Denali! Planning the route:
This isn’t so much a drive to Alaska, as it is a drive to Denali, the crown jewel of the Alaska Range and the largest mountain in North America. Formerly known as Mount McKinley, Denali is a unique natural wonder that heaves upward from the rolling tundra, rising from a base that’s a few hundred meters above sea level to a staggering height of 20,322 feet. If it’s not socked in by clouds, it’s pretty hard to miss–Denali is an impossibly colossal chunk of rock and ice, so big that it creates its own weather. Denali National Park, which nominally protects it, totals six million acres, which makes it larger, in terms of area, than nine of the fifty states. (The original picture accompanying this post was not mine–it was from Wikipedia. I promised to replace it with one of my own after I’d been to Denali, and I’ve done exactly that: the photo featured at the top of this page is, in fact, my own. The full story of my trip to Denali will be available in a later post to this blog.)
Why does any of this matter? Pull up a chair: One of the seminal experiences of my youth was a singular, utterly breathtaking sunrise seen through the window of a rickety passenger bus in Argentina. We were approaching the extraordinary wall of mountains known as the Andes from a high plain, due west of the wine country around the city of Mendoza, headed toward a long series of switchbacks that climbed to lofty pass that would take us to the border, and ultimately across the Andes to Santiago, the capital of Chile. At 5 AM, the landscape was cloaked in dense fog, turning slowly from black to gray. At 5:30, the rising sun in the east started burning away the heavy mist, layer by layer, until the bright glow caressed the glaciers cloaking the unobstructed flanks of Mount Aconcagua, which, at more than 23,000 feet, is the highest peak in South America. Beams of light from the rising sun reflected back towards us like a breaking wave of molten gold, eliciting a gasp from the passengers, and a shudder in me that would be hard to describe–something primal. Moments like that are the reason for enduring the hardships of rough travel to distant lands, for getting off the beaten path into the remote places where our world was formed, and the thrill is addictive. For me, personally, there’s nothing quite like a massive, snow capped mountain, and the biggest, baddest mountain that us North Americans can drive to–without first traveling to another continent–is Denali.
Here’s an approximation of my proposed route:
Click the map, above, for an expanded view.
Up and back, according to this itinerary, is 8,327 miles, which Google tells me will require 162 hours of driving. Done in one big push, that’s eight hours a day, every day, for almost three weeks. When all is said and done, the distance will actually be even further, because there will most certainly be side trips. To put all those miles in perspective: if the route was a single straight line running due west as the crow flies from Phoenix? I’d end up in New Delhi. Due south? I’d be at the south pole. The only portion of the route that will be the same in both directions is the Alaska Highway proper, the 1500 mile stretch from Dawson’s Creek, British Columbia to Fairbanks. Other than that, I’ll be traveling in a big oblong oval, driving north by way of the the Sierra Nevada Mountains and the Pacific Coast of California, taking in Yosemite, the Redwoods, and fog shrouded beaches. From there, north through the Cascades in Oregon and Washington State, on into Canada, and the mountains of British Columbia, all the way to Alaska, and the biggest mountain of them all. I’ll circle Denali while I’m there, and I’ll explore the Kenai Peninsula below Anchorage before heading back down the Alaska Highway, back to Dawson’s Creek. On my return journey, I’ll swing further east, down through the Canadian Rockies, Jasper and Banff, Glacier National Park in Montana, Yellowstone, the Tetons, through the Colorado Rockies to Aspen and on to Durango. Pretty much every spot I’ve just mentioned represents another must-see location on my bucket list, so by the time I get back from Denali, I will have made some serious progress on that thing.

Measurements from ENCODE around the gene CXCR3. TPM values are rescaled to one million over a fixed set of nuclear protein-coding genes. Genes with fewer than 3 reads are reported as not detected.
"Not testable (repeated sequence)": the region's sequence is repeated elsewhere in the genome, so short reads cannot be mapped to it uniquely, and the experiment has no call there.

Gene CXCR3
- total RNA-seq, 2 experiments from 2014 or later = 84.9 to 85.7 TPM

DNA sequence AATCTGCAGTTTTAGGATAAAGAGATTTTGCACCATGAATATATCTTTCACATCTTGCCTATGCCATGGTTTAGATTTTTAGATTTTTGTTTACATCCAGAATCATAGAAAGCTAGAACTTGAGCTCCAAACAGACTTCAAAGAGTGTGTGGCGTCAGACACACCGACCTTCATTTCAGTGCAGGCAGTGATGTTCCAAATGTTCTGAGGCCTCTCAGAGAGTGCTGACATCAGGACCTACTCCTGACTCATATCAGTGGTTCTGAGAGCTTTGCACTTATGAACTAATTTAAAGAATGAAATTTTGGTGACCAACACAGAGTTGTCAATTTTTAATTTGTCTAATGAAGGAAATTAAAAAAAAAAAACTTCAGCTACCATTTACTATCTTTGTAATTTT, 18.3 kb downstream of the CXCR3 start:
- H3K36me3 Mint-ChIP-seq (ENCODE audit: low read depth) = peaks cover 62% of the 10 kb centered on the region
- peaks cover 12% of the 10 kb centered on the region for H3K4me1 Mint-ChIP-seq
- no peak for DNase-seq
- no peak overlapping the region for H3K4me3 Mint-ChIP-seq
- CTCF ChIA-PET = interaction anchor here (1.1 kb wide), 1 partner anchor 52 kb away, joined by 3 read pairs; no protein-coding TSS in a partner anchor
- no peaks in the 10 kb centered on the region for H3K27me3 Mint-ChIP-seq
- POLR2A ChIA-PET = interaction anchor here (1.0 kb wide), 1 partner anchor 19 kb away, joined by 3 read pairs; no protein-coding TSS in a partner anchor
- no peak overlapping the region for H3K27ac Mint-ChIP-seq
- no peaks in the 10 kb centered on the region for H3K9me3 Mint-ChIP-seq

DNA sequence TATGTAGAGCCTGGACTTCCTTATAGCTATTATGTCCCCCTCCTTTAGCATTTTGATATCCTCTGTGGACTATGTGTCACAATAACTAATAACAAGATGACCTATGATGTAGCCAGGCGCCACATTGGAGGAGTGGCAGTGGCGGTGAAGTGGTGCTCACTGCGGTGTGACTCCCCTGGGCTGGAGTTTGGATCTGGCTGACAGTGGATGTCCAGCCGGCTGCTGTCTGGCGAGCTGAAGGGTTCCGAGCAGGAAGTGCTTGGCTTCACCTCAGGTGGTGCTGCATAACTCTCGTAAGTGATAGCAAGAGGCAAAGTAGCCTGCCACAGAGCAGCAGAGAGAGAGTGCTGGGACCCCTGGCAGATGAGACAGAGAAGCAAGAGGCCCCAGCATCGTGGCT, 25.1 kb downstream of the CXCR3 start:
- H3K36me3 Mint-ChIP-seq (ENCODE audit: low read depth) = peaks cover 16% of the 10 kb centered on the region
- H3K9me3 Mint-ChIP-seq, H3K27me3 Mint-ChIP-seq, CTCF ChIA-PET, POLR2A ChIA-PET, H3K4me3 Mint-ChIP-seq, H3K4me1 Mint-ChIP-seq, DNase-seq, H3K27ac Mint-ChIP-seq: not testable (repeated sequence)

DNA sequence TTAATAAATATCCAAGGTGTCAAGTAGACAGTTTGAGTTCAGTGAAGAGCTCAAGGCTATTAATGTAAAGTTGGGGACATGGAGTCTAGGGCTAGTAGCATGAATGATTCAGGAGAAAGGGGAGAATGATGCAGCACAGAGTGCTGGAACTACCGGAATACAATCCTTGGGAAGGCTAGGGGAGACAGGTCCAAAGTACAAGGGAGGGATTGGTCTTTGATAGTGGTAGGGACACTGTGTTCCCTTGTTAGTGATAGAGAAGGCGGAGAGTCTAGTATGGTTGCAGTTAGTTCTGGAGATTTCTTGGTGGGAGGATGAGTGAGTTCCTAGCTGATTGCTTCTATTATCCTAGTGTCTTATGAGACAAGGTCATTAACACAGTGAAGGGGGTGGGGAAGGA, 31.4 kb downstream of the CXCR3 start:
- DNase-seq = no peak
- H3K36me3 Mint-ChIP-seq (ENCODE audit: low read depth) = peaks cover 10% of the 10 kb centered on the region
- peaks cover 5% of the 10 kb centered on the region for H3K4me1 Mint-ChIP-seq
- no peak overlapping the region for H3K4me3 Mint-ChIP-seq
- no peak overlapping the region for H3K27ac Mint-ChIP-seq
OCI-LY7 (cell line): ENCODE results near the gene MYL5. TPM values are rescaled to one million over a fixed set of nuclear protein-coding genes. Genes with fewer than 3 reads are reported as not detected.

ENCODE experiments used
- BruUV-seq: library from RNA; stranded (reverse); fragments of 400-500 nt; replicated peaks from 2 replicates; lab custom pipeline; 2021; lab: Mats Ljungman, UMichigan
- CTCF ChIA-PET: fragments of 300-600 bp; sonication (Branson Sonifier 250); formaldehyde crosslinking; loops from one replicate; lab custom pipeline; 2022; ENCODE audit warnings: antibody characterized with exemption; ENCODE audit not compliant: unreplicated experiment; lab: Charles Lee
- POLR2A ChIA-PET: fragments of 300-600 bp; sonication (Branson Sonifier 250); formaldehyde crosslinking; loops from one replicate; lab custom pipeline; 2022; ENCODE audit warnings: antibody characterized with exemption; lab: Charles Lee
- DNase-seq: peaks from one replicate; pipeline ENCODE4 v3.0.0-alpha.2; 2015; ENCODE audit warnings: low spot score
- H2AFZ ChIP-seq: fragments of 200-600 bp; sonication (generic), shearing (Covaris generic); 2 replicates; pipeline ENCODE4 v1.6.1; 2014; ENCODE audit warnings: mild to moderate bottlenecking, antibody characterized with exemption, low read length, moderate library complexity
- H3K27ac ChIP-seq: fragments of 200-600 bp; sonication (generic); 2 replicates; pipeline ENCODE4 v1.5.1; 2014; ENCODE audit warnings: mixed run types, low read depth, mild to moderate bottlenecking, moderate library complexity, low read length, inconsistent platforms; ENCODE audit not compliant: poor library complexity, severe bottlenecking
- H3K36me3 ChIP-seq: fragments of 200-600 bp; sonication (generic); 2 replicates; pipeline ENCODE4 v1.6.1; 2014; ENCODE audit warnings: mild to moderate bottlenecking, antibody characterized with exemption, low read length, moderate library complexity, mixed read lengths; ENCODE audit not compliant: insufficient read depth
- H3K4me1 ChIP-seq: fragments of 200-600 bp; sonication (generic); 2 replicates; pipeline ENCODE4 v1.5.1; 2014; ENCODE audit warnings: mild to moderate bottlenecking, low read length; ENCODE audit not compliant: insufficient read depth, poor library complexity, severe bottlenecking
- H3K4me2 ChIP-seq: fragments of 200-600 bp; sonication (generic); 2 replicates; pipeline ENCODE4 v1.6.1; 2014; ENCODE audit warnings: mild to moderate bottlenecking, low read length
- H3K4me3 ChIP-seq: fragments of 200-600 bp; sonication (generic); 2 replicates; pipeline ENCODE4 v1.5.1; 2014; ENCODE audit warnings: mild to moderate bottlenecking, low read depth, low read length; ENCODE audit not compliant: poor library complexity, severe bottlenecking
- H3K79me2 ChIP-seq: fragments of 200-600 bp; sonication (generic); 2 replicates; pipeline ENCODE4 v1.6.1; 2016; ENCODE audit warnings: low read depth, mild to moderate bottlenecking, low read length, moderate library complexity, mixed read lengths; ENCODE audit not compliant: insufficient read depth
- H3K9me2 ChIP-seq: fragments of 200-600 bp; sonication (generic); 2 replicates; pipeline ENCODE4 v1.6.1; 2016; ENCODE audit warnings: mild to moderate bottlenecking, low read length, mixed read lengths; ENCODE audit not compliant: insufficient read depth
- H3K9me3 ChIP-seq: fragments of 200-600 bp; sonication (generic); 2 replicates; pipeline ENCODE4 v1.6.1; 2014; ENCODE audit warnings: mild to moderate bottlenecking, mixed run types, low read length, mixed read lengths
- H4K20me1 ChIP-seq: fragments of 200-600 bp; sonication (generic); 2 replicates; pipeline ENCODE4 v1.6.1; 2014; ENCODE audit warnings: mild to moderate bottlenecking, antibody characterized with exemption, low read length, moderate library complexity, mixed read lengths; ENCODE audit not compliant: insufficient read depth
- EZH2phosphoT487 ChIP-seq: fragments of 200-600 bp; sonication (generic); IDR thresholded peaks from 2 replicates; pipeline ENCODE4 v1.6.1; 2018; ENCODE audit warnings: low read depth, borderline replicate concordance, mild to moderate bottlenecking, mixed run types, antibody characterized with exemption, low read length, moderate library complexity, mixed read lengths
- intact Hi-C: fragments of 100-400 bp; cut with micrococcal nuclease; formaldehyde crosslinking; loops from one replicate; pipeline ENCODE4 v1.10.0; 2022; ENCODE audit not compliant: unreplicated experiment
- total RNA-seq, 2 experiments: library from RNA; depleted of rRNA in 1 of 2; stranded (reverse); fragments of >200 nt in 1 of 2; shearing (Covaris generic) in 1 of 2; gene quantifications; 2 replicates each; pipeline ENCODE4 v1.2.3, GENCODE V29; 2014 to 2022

With all the information that’s readily available on the Internet there’s little need for a large hard copy library of tour books, but I did pick up a couple of current guides specific to the Alaska Highway: the aptly titled Guide to the Alaska Highway by Ron Dalby (which is excellent) along with the 66th edition of The Milepost, considered the bible of the Alaska Highway, with mile by mile descriptions of road conditions, construction warnings, available services, side roads, and scenic attractions. Photographing the Southwest Volume 3 is part of a very good series that offers tips for photographers, this volume being specific to Colorado and New Mexico. Everything else is from good old AAA, the American Automobile Association. I get my money’s worth from my AAA membership with the free maps alone. I’ll tell ya, people get so dependent on their GPS’s and their smart phones that map reading is becoming a lost art. I highly recommend bringing a real map along anywhere you’re planning to go, especially if it’s a place you haven’t been before. It might be old fashioned, but it will never break or run out of juice, and it still works just fine, even when you can’t get ANY bars on your iPhone.
Next up: Alaska: Step 3: What to bring along?